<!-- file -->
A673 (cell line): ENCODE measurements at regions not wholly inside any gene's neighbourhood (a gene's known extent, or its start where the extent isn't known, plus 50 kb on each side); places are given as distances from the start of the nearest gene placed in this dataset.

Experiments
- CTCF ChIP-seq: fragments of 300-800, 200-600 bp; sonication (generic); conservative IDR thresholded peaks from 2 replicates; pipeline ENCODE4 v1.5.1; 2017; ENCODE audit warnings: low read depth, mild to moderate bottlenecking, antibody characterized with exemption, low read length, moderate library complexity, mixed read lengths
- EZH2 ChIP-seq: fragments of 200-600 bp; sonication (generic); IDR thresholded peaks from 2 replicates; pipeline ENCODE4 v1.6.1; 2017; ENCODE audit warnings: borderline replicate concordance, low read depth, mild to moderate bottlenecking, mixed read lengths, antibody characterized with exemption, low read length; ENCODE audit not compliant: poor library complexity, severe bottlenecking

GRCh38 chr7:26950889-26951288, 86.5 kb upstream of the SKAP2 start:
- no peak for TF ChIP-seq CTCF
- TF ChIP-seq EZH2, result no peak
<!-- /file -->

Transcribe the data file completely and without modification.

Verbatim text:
A673 (cell line): ENCODE measurements at regions not wholly inside any gene's neighbourhood (a gene's known extent, or its start where the extent isn't known, plus 50 kb on each side); places are given as distances from the start of the nearest gene placed in this dataset.

Experiments
- CTCF ChIP-seq: fragments of 300-800, 200-600 bp; sonication (generic); conservative IDR thresholded peaks from 2 replicates; pipeline ENCODE4 v1.5.1; 2017; ENCODE audit warnings: low read depth, mild to moderate bottlenecking, antibody characterized with exemption, low read length, moderate library complexity, mixed read lengths
- EZH2 ChIP-seq: fragments of 200-600 bp; sonication (generic); IDR thresholded peaks from 2 replicates; pipeline ENCODE4 v1.6.1; 2017; ENCODE audit warnings: borderline replicate concordance, low read depth, mild to moderate bottlenecking, mixed read lengths, antibody characterized with exemption, low read length; ENCODE audit not compliant: poor library complexity, severe bottlenecking

GRCh38 chr7:26950889-26951288, 86.5 kb upstream of the SKAP2 start:
- no peak for TF ChIP-seq CTCF
- TF ChIP-seq EZH2, result no peak